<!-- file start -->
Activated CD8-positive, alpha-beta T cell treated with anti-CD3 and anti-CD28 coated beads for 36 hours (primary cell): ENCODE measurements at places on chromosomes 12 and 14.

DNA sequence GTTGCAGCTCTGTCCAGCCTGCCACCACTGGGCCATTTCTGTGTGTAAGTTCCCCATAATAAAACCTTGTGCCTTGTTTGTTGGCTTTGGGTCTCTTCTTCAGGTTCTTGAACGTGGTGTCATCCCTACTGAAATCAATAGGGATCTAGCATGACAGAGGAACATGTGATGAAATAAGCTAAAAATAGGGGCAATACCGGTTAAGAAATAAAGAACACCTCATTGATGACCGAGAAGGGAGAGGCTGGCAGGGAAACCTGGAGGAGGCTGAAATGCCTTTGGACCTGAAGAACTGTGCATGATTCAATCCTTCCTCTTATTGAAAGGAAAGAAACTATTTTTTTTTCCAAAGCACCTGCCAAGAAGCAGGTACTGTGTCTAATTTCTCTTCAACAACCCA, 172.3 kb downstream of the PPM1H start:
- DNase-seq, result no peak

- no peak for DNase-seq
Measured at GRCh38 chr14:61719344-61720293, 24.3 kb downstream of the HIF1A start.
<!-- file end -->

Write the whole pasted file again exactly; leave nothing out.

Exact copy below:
Activated CD8-positive, alpha-beta T cell treated with anti-CD3 and anti-CD28 coated beads for 36 hours (primary cell): ENCODE measurements at places on chromosomes 12 and 14.

DNA sequence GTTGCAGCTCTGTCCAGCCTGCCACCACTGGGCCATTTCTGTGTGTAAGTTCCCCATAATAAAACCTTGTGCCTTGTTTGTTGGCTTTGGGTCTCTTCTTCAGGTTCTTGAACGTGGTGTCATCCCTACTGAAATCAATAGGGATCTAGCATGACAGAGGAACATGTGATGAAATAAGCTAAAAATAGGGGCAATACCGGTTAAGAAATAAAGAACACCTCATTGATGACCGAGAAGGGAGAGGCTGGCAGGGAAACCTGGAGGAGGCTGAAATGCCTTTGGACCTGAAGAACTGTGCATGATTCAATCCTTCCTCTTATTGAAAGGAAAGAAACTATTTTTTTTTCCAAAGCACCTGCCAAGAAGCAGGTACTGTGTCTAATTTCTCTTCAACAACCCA, 172.3 kb downstream of the PPM1H start:
- DNase-seq, result no peak

- no peak for DNase-seq
Measured at GRCh38 chr14:61719344-61720293, 24.3 kb downstream of the HIF1A start.